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Slow to connect to Samba? Check your packet filter!

I am currently setting up a simple new Samba server on Gentoo. A Windows XP box took forever to connect to the share however. The reason for this is interesting. Apparently the Windows SMB client first tries to access the remote server via WebDAV (HTTP). But on the Samba box there is no HTTP server. Instead an iptables rule is in place to reject connections for non-open ports:
-A INPUT -p tcp -m tcp --syn -j REJECT --reject-with icmp-port-unreachable
The long timeout is easily reproducible on a Windows console with telnet. Of course you would expect timeouts when using a DROP target, as the client is not informed that the port is not open. So I was trying to be clever and send an ICMP message to inform the client. Turns out this is wrong. Closed TCP ports should send a RST packet instead:
-A INPUT -p tcp -m tcp --syn -j REJECT --reject-with tcp-reset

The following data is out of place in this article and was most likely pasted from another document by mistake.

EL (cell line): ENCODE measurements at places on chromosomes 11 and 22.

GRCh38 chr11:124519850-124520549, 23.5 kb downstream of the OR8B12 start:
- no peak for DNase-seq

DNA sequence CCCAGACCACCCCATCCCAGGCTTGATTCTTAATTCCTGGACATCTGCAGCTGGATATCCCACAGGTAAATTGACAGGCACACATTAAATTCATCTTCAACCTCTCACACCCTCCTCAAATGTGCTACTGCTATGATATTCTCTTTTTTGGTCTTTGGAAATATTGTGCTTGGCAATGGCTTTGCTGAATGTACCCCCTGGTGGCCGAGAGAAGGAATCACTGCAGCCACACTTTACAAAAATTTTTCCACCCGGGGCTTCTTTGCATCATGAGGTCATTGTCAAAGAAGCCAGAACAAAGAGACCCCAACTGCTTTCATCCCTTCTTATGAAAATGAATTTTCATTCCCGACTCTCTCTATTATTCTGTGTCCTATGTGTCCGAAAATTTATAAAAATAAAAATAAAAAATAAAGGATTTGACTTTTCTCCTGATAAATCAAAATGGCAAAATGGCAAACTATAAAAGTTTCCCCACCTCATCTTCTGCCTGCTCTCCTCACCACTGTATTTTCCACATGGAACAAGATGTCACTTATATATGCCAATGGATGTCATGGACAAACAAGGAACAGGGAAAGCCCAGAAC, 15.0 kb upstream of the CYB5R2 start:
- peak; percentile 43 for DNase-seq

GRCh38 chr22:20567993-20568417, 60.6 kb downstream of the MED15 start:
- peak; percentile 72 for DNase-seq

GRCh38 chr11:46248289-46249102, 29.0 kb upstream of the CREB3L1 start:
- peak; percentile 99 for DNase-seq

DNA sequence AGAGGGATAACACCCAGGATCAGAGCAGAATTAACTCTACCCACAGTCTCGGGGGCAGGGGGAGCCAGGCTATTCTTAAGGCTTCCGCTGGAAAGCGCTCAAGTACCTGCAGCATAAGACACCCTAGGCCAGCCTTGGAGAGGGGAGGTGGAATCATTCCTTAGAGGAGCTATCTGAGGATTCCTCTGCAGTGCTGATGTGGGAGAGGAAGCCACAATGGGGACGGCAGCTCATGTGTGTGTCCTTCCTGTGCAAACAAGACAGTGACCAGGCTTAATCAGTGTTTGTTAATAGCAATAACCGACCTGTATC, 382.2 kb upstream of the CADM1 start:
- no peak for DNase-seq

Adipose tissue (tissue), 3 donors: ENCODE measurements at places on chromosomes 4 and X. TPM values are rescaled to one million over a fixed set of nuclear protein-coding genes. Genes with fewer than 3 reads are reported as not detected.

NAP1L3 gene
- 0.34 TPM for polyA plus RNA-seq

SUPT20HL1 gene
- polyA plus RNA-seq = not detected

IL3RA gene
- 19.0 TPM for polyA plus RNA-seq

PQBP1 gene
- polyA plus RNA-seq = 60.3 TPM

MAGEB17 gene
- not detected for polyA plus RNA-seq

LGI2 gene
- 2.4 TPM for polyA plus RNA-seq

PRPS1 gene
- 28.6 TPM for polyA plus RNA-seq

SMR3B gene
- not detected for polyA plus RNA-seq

The complete chain of rules (at the end of the rule set) for correctly dropping packets is:
# drop broadcast packets
-A INPUT -m pkttype --pkt-type broadcast -j DROP
# TCP ports that are not open
-A INPUT -p tcp -m tcp --syn -j REJECT --reject-with tcp-reset
# reply with reject to closed UDP ports
-A INPUT -p udp -j REJECT
# drop rest

posted on 2010-03-01 11:34 UTC in Code | 3 comments | permalink
This fixed the super long delay to connect problem I was having (I just set iptables to reject by default instead of drop and now I don't have to wait like I used to). Thanks for the info!
you can disable the iptables, if it is still slow to login, then you can check the /etc/hosts, it should be your_hostname localhost...
and ip(such as your_hostname
I disagree with the former comment: it is a severe mistake to map your own hostname to! Old RedHat installs did that for years and it has caused lots of trouble along the road, but recent versions have fixed that. Odi.